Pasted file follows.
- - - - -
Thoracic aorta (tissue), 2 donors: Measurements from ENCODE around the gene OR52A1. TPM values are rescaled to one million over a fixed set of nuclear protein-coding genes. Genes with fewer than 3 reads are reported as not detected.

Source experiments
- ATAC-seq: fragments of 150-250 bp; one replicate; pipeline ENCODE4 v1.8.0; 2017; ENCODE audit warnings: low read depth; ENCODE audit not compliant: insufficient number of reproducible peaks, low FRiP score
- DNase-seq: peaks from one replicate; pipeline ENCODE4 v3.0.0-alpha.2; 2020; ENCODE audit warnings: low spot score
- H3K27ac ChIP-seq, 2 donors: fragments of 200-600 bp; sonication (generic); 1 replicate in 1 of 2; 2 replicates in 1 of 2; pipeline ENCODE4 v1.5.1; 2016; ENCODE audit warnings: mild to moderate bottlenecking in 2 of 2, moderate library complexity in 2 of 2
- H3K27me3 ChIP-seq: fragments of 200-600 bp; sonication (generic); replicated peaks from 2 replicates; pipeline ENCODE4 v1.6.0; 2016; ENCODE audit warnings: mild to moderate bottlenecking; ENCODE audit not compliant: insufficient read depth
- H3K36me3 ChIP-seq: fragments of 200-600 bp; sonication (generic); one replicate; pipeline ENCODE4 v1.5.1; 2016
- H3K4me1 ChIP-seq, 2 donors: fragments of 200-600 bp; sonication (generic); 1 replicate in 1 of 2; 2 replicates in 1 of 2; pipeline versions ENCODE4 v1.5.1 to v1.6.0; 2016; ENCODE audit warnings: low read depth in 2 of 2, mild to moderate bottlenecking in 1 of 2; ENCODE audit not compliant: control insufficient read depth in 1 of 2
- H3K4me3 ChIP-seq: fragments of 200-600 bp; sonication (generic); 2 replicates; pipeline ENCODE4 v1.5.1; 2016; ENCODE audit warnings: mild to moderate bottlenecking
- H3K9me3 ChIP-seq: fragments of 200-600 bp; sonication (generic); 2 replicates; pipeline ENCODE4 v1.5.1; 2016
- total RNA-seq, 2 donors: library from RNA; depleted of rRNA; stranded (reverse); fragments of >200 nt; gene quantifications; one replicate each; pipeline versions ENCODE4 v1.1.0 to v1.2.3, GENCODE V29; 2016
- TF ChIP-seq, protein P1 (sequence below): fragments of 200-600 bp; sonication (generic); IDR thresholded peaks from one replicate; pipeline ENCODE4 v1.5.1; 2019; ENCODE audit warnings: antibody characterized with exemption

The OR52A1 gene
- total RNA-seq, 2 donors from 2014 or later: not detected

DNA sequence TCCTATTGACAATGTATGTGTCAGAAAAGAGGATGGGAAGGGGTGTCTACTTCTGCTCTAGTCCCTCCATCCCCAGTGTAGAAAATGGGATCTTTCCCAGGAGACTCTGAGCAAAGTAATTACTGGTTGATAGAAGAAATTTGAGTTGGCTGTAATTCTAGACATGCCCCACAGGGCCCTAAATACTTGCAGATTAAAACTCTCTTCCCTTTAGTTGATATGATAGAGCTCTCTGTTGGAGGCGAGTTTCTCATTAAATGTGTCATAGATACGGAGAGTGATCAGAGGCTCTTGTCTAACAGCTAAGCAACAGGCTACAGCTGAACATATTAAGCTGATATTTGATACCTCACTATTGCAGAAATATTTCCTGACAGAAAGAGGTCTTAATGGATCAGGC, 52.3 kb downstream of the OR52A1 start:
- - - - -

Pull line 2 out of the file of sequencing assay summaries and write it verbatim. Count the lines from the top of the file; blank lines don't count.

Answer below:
Source experiments